It was "off this path" that I started to gain perspective and began to see the patriarchy inherent in the frum world. (Not really) coincidentally, that's when I started this blog, and if you go back to the beginning and read my earliest posts, you'll find how I struggled with this new perspective. If you continue reading, you'll see how my views evolved.

Outside of the "approved path", I began to ask questions. And did not like the answers.

STAY TUNED: I'm going to write more detailed posts about more specific subjugations of frum women, such as Kol Isha (the "Voice of a Woman" being forbidden from being heard), Gets (the Jewish divorce process), and the faults in a "Separate but Equal" ideology

9 comments:

  1. Your argument prevents anyone from disagreeing with you because you posit: "If anyone disagrees with me that frum women are subjugated, then they are simply a victim of brainwashing."

    From your status as a feminist, is it your belief that 50% of the population can be so easily misled? That is kind of insulting to the general intelligence of female-kind.

    Read any book or magazine article by a woman of a certain age, gentile or Jew, and note her main desire: To be married and have a child. But if a frum woman wants to be a wife and mother, she is "obviously" brainwashed?

    Men are Biblically required to be a husband and a father. Women are not. Yet men aren't subjugated, but women are?

    Look, I went to BY, and yes, they said a lot of stupid stuff. I went home and told my parents, and they said, "Wow, BY says a lot of stupid stuff." So I wasn't brainwashed.

    My wardrobe is "outlandish." It contains every color of the rainbow (my favorite is red) and my father hates it if I wear black. I have gotten many compliments for my attire of choice, and I have seen plenty of other Jewish women indulging in fashionable flair, so I guess you must have really conservative neighbors who choose to dress more . . . matronly.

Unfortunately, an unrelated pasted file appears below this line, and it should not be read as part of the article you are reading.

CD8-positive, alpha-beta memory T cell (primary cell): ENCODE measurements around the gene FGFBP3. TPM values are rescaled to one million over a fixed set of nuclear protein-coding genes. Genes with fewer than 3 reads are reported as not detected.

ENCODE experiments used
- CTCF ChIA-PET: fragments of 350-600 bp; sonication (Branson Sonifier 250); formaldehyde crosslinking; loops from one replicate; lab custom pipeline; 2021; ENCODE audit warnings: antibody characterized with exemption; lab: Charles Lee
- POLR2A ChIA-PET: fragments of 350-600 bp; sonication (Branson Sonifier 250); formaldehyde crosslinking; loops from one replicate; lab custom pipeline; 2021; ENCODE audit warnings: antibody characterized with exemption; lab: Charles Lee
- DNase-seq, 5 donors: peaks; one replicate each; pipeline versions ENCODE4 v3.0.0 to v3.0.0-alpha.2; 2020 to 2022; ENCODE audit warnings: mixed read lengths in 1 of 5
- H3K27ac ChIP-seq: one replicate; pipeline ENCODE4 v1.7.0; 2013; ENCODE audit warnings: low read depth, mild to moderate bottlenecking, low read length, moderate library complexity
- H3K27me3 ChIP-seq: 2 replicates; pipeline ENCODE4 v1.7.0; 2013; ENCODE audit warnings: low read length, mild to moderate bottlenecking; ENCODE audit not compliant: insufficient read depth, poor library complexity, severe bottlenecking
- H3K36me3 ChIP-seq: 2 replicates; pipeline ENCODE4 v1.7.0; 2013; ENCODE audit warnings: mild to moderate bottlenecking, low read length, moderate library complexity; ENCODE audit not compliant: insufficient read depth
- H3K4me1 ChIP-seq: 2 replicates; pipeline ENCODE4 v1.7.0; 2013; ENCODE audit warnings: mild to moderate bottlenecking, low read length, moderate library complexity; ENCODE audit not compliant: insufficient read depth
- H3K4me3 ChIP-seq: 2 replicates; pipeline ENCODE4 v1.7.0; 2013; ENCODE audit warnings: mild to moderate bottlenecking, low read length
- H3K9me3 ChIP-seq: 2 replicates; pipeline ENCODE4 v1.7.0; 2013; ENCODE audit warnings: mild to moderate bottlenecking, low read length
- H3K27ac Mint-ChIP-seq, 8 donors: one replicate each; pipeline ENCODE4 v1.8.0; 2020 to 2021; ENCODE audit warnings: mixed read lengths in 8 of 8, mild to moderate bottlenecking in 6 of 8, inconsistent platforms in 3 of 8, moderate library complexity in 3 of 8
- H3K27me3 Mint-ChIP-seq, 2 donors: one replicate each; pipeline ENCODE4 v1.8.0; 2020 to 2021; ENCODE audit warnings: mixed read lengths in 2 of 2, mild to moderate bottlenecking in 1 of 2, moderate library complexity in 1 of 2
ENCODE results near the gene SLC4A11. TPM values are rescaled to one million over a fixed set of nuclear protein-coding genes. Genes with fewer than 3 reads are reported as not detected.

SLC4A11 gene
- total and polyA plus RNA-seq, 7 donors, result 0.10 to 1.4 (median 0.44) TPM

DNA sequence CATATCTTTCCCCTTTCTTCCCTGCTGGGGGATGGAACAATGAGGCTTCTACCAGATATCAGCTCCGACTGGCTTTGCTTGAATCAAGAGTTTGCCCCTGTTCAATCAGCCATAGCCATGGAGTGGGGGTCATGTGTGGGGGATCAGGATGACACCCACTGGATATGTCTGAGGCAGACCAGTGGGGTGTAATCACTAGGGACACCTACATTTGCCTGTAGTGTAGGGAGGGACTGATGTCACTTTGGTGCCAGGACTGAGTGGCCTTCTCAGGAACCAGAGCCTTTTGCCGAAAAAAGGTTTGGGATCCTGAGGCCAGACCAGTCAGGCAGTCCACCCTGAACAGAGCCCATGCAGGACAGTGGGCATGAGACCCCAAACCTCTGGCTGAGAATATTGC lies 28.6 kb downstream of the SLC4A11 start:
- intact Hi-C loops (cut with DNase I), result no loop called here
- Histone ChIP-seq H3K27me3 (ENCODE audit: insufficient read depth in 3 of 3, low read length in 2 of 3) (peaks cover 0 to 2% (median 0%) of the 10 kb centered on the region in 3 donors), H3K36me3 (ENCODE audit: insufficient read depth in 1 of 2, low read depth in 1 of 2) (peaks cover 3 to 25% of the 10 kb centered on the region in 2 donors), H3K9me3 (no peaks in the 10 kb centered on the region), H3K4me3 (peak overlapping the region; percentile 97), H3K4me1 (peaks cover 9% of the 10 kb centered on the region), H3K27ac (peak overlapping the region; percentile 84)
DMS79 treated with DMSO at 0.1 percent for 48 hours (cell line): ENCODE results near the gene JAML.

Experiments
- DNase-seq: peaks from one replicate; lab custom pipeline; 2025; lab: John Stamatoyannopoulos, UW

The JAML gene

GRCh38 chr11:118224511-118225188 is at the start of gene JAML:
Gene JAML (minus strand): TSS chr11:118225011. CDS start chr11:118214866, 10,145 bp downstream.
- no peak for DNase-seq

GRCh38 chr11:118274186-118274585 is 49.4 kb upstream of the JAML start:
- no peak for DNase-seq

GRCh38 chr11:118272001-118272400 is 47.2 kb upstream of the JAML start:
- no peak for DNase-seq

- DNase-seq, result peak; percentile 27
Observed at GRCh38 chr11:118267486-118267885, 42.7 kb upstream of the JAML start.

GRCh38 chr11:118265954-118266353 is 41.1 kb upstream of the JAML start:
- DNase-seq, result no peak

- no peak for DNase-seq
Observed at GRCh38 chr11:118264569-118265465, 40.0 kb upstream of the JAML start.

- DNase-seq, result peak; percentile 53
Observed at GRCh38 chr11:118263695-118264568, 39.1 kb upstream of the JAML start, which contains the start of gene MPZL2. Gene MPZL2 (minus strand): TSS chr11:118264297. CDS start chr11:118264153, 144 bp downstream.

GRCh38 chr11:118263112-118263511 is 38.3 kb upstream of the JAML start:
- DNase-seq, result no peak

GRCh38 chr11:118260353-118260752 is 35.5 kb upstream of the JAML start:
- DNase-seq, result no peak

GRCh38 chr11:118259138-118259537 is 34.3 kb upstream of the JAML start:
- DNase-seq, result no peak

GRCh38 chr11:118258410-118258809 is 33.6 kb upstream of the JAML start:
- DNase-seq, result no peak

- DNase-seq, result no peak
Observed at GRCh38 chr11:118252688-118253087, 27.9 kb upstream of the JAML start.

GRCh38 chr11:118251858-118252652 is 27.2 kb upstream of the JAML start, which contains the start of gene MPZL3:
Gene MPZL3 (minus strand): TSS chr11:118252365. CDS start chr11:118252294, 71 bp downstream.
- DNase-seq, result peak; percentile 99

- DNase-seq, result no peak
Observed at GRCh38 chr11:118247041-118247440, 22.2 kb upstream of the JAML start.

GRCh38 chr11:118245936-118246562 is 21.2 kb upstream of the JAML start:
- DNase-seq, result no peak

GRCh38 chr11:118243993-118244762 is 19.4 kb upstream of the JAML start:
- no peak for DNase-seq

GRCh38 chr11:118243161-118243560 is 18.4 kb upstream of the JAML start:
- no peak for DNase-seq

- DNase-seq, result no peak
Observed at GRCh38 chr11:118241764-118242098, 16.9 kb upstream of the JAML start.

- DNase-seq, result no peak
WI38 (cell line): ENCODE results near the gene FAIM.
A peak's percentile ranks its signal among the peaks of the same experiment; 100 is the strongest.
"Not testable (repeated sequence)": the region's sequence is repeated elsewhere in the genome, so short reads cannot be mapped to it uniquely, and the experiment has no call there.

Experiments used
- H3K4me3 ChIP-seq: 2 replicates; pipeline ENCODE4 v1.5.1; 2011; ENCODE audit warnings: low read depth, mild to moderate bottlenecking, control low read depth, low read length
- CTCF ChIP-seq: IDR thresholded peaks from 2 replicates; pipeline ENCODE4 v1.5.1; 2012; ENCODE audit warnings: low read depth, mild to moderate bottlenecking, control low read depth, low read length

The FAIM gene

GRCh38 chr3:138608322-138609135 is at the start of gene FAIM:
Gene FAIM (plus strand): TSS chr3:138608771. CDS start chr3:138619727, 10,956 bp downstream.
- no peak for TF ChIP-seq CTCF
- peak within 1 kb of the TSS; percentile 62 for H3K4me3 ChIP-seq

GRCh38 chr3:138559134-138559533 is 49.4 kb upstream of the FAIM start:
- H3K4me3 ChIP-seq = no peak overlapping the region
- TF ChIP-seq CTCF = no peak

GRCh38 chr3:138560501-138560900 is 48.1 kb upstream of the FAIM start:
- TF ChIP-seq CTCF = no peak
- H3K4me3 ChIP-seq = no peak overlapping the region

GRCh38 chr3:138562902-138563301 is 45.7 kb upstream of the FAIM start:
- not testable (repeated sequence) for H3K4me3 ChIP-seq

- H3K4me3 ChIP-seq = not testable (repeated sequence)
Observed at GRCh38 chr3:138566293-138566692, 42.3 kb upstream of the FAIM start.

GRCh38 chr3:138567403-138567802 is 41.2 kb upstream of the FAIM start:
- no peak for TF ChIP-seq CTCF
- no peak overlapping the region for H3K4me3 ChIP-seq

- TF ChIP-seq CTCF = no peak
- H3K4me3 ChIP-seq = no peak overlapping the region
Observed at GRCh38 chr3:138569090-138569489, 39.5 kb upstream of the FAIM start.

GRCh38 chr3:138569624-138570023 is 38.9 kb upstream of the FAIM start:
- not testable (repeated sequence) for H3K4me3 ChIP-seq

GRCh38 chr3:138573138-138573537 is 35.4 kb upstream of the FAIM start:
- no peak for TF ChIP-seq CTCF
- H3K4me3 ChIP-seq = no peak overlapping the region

I went to college, and I loved it. But it's not like it "opened my eyes to a world outside BY", goodness, I've never given BY any credence. I didn't go to seminary because I had it up till here being told the only way to get to heaven is through a learning boy.

    As for shul? I'm usually the first one there; the rest of the women attendees prefer to sleep late and leisurely arrive during leigning and musaf. I don't know about your shul, but if a ladies-only minyan was organized where they could dance and sing to their hearts' content, I don't think they would show up any earlier. Men have this requirement because they need this spiritual boost; women can get it elsewhere.

    I would counter your "modest behavior" with dignity. A person can be dignified and be in a public arena, in the center of attention, and be unique. Dignity brings about good attention, and we just don't advocate negative attention.

    It would seem that by my saying in my previous comment in my previous post that because I desire to be a mommy that means that nebach, she's been brainwashed. Cookie, I graduated from college with honors. I read thought-provoking literature. (Have you ever read "Cloud Atlas" by David Mitchell? It is absolutely amazing. I highly recommend it). I am not drooling into a cup piping BY catechisms.

    I would suggest you read Challah Back Girl's guestpost on Lady Mama:

    http://ladymamale.blogspot.com/2013/03/the-feminist-mistake.html

    That frum women have no other option but to marry and have children? I don't know, they all seem to be going to college nowadays and learning a living. Do you want to eschew a husband and children? Biblically, it's cool. To say that peer pressure-wise, it isn't allowed? No one is goose-stepping you to a chuppah, baby.